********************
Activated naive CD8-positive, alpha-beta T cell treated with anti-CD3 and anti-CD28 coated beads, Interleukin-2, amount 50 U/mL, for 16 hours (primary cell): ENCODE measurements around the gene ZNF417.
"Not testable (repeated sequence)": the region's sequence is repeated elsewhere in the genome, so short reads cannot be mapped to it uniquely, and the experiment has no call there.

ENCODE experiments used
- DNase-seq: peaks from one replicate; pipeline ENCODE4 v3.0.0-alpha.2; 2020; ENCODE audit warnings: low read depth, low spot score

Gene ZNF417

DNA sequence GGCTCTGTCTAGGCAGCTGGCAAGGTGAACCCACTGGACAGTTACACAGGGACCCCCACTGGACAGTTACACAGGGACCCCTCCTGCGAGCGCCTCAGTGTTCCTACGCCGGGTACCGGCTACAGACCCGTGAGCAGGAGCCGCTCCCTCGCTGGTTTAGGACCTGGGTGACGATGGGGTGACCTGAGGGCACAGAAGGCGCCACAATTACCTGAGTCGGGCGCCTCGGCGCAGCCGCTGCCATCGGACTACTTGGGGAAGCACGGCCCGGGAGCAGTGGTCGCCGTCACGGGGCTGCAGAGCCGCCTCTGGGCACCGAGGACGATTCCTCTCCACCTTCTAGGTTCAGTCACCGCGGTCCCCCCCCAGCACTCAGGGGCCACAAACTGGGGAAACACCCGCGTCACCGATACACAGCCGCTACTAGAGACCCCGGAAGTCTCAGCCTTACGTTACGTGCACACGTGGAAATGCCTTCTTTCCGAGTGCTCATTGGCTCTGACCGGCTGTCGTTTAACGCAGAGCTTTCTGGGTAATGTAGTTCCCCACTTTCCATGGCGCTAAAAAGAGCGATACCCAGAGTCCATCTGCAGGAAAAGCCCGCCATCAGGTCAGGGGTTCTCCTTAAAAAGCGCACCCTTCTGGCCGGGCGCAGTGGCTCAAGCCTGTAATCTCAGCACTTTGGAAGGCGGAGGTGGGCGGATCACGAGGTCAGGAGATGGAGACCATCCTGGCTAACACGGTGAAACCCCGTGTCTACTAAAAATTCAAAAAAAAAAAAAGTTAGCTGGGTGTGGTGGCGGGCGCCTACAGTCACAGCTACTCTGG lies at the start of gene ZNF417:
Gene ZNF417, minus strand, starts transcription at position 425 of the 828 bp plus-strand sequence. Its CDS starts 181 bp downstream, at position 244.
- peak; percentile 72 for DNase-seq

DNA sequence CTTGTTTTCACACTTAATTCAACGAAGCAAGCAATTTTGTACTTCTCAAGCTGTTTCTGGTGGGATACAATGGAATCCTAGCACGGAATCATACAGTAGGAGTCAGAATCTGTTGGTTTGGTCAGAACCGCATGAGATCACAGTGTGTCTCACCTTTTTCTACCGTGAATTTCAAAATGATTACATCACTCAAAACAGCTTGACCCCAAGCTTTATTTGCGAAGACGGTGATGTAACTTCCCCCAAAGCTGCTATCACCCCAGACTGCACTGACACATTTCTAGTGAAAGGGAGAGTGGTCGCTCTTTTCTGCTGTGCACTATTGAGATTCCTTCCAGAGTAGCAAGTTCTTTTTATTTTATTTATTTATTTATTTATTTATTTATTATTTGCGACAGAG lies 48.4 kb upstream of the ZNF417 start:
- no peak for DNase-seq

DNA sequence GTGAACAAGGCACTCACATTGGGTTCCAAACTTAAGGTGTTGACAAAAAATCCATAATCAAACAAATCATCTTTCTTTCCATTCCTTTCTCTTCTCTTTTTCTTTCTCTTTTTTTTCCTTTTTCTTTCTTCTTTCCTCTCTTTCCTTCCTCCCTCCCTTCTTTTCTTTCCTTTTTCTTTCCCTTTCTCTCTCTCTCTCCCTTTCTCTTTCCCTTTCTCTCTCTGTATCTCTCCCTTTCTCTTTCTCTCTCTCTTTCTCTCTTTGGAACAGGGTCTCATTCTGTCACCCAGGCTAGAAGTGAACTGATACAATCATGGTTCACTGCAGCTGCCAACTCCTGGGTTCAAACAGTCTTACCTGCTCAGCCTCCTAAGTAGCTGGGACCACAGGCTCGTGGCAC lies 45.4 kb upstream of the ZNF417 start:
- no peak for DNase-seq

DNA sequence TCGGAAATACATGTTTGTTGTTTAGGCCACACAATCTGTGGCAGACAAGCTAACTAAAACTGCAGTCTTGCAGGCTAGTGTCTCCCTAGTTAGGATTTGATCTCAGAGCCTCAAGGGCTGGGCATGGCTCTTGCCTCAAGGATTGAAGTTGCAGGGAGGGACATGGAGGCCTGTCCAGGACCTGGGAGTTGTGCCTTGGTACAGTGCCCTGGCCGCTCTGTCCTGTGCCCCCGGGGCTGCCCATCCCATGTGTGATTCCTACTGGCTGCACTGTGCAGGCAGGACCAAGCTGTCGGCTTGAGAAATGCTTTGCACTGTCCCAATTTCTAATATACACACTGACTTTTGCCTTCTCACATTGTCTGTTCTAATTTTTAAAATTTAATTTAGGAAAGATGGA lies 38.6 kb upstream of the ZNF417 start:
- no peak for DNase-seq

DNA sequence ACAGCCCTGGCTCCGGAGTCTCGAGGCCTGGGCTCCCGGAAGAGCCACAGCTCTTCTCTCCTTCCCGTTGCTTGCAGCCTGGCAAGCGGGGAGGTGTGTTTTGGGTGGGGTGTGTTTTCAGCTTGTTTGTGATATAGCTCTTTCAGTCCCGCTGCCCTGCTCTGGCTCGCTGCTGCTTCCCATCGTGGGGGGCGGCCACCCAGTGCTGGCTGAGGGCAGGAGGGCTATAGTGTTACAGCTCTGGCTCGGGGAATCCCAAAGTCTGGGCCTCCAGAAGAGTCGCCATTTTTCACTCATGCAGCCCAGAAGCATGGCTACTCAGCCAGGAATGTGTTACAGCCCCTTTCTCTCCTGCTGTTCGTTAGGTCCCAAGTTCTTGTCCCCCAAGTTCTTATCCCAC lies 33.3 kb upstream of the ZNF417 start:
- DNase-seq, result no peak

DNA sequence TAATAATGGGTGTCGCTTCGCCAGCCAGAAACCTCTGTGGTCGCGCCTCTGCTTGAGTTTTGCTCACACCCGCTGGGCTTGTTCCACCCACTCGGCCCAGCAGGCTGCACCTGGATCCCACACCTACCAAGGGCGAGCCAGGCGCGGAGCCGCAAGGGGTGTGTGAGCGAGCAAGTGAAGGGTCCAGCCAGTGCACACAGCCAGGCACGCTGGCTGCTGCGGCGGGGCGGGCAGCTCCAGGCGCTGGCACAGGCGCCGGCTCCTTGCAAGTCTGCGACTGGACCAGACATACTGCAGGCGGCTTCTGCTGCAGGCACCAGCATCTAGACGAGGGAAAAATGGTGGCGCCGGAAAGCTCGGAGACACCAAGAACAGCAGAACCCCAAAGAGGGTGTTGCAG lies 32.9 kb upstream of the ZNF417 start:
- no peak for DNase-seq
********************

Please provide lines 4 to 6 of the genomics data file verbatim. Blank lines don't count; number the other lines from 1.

- DNase-seq: peaks from one replicate; pipeline ENCODE4 v3.0.0-alpha.2; 2020; ENCODE audit warnings: low read depth, low spot score

Gene ZNF417

DNA sequence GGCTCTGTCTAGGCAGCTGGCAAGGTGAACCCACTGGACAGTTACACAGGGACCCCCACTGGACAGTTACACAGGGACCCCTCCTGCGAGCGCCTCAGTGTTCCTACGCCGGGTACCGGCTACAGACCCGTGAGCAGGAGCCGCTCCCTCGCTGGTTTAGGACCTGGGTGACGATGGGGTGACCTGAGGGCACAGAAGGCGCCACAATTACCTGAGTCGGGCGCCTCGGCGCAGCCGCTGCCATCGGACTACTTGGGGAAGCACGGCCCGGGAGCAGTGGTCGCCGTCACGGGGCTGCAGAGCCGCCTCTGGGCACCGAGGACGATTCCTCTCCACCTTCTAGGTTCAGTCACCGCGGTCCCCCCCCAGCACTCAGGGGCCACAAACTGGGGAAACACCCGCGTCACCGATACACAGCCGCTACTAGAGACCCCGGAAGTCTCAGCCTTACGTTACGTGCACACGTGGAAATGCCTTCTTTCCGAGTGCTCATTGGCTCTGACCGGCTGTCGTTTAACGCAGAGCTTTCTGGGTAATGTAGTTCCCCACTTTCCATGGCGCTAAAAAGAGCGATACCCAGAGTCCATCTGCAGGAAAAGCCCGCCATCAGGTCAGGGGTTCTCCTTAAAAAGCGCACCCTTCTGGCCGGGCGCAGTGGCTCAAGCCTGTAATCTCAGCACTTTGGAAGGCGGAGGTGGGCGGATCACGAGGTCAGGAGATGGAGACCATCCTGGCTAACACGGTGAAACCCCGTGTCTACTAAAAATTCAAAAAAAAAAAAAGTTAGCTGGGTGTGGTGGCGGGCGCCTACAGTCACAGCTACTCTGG lies at the start of gene ZNF417: